The Catholic University of America takes the protection and proper use of donor information seriously, and so we believe it important to notify you of a data security incident that affects some members of our University donor community.

In late July, the University received notice from Blackbaud, our Advancement data management software vendor, of a security attack on its systems between February and May 2020. Blackbaud was hacked in an attempted ransomware attack. The incident affected cloud-hosted systems operated by Blackbaud, the leading international software and service provider for non-profit organizations, foundations, institutes of higher education, and faith communities. We are one of hundreds of organizations Blackbaud has advised whose data was affected by this security incident. Catholic University stores a very small portion of our donor data in the cloud. Most of it is stored on secure servers on our campus.

Blackbaud has informed us that cybercriminals attempted to lock organizations such as us out of their own data and servers to maliciously interrupt business. Blackbaud's Cyber Security team — together with independent forensics experts and law enforcement — successfully prevented these cybercriminals from blocking system access and fully encrypting files, and ultimately expelled them from its system. However, prior to locking the cybercriminals out, the cybercriminals removed a copy of a small subset of data from Blackbaud's environment.

Blackbaud has assured us that the cybercriminals did not gain access to credit card information, bank account information, or Social Security numbers. In any case, Catholic University Advancement, by policy, does not store this information in the database. However, the data accessed included names, addresses, dates of birth, donor engagement information, and each donor's total giving to Catholic University. We believe approximately 90,000 of our 245,000 records were affected. Blackbaud's investigation (including law enforcement) concluded that the data acquired by the cybercriminal was destroyed and that the data likely will not be misused, disseminated, or made public.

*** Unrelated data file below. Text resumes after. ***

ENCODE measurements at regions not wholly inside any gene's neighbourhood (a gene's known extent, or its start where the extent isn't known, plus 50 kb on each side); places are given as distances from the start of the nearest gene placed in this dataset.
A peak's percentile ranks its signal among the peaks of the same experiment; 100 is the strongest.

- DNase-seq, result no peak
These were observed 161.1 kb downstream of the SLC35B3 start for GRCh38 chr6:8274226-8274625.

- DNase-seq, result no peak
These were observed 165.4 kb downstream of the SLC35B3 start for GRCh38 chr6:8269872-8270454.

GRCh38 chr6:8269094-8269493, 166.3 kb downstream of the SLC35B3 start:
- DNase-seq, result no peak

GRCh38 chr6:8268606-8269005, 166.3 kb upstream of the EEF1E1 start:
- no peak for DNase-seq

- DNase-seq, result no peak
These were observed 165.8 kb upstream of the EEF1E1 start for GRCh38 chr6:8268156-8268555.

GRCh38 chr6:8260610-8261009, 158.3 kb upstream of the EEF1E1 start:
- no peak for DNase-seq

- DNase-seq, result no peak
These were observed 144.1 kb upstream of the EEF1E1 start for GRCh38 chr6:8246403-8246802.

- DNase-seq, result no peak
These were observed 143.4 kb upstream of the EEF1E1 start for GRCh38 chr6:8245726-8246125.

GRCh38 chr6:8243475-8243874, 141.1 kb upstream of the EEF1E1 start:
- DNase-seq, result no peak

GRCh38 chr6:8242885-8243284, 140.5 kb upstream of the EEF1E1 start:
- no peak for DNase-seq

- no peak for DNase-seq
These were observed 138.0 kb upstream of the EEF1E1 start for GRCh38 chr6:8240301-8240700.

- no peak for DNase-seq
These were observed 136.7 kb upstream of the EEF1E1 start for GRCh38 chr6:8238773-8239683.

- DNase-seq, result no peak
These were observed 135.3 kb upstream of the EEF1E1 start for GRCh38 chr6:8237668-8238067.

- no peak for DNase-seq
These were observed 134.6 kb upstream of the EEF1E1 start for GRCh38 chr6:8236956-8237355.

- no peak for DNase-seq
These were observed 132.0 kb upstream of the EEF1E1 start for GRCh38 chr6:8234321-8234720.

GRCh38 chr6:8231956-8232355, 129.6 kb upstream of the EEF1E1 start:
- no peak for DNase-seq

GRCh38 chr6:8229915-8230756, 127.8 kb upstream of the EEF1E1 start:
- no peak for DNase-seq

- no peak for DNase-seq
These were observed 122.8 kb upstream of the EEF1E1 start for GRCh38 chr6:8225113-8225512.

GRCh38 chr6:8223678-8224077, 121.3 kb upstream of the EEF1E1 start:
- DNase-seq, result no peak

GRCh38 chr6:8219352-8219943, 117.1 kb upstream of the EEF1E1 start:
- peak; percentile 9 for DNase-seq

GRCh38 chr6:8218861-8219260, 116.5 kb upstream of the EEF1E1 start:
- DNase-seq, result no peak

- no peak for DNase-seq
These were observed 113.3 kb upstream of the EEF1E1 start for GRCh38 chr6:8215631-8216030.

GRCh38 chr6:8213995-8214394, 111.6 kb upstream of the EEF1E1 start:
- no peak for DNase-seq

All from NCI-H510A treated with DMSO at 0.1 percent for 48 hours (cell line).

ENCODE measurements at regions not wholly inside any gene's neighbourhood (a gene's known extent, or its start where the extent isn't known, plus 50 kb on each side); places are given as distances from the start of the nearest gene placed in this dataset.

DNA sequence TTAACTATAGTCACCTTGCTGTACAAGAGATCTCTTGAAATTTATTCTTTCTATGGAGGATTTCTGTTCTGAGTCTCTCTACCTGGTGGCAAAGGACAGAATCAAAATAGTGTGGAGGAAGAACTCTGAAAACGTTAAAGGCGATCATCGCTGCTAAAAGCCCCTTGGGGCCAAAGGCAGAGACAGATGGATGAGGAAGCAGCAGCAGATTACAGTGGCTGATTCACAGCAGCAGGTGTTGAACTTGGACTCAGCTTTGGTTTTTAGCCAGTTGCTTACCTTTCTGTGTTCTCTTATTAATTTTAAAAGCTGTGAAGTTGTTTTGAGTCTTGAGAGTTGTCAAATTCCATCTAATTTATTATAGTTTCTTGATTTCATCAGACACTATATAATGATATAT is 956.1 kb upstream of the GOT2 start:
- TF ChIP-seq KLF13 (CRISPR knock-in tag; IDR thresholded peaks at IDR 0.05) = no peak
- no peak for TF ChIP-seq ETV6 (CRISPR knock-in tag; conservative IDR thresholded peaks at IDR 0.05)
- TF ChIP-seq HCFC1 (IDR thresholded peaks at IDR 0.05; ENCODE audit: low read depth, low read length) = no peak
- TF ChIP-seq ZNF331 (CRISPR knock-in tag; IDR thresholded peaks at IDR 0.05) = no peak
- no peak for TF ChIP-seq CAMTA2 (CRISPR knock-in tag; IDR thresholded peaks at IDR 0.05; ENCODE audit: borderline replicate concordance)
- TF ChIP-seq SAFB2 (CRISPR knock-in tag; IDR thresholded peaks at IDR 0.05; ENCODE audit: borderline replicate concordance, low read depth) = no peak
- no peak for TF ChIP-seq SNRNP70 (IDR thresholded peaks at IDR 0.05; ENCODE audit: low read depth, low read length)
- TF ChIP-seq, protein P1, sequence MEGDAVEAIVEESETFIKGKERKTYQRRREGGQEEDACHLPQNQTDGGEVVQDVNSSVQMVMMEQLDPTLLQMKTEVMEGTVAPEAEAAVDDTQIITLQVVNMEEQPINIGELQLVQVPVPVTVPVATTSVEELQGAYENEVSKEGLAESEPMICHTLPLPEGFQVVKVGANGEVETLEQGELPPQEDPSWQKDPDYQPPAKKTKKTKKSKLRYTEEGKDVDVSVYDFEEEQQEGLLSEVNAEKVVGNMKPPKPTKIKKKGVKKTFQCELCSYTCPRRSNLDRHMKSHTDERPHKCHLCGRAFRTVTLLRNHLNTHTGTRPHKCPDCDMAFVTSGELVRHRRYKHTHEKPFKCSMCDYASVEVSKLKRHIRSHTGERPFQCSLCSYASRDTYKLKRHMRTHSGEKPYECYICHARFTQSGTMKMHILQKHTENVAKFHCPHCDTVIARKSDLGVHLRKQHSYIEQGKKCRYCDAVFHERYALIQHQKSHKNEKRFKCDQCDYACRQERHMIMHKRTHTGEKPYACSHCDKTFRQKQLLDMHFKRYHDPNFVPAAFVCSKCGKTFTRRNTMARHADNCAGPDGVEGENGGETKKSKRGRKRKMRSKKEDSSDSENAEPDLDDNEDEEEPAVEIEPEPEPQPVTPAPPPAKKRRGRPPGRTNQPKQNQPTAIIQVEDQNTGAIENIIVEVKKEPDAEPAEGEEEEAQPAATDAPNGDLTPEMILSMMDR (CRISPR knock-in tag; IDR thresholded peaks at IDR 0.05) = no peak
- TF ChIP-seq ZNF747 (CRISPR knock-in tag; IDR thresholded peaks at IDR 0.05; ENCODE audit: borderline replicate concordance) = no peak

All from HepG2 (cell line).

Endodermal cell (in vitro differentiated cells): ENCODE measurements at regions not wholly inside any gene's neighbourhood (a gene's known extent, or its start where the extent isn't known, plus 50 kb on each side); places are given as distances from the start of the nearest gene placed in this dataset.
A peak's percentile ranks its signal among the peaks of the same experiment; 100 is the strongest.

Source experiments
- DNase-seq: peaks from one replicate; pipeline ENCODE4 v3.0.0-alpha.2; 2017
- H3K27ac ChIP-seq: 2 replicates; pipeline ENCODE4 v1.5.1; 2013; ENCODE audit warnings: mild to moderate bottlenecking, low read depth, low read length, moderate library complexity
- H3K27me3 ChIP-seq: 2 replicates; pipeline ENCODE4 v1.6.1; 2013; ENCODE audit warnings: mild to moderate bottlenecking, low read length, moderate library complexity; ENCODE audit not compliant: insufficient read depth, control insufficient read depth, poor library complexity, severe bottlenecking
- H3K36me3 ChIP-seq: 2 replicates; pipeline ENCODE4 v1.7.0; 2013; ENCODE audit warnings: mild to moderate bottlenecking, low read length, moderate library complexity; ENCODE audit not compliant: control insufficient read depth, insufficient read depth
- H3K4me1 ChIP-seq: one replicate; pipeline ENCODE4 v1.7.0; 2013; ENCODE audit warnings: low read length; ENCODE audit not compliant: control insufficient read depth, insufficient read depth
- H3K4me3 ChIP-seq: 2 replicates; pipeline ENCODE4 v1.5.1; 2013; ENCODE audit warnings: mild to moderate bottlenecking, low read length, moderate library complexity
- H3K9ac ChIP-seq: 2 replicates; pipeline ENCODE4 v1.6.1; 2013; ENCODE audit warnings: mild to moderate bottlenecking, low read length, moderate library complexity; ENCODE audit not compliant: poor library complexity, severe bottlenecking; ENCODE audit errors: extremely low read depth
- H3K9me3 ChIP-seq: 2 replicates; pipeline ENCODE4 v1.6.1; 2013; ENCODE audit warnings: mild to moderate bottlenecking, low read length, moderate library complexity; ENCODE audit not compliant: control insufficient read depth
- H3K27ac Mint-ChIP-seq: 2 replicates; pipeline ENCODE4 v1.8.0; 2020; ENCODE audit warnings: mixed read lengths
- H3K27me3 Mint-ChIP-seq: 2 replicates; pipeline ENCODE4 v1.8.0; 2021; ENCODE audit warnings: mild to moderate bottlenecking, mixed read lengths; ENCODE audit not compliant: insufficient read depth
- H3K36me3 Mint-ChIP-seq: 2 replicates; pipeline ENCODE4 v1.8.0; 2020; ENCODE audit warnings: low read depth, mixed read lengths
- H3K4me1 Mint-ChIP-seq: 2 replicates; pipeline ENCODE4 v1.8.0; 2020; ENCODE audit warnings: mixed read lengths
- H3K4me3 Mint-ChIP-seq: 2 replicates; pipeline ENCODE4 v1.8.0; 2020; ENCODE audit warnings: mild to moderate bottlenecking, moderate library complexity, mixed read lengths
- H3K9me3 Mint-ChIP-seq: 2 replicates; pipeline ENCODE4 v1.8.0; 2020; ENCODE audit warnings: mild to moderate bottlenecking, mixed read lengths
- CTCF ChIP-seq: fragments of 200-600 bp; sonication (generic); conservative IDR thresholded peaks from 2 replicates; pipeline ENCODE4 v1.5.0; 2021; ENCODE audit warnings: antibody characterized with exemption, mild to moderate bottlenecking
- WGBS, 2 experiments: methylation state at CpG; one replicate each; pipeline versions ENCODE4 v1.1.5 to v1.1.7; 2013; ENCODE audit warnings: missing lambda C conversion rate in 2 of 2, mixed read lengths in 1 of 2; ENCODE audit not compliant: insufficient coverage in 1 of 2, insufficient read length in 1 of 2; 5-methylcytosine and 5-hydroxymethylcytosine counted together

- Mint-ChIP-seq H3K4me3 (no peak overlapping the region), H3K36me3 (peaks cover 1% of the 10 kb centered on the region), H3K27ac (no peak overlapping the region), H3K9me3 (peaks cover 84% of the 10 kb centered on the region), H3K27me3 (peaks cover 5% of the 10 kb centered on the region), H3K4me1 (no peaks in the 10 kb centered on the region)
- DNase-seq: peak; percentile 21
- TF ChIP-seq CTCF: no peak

The University is posting this out of an abundance of caution and to provide our donors the opportunity to better protect themselves from cybercrime. We have engaged internal and external cybersecurity professionals in conversations with Blackbaud about this serious matter and its handling of data. We will continue to monitor the situation and may provide updated notifications as new information dictates. Under these circumstances, we do not believe you need to take any action. If you have questions, please contact us at cua-blackbaud-security-incident [at] cua.edu.

Sincerely,

Scott Rembold
Vice President for University Advancement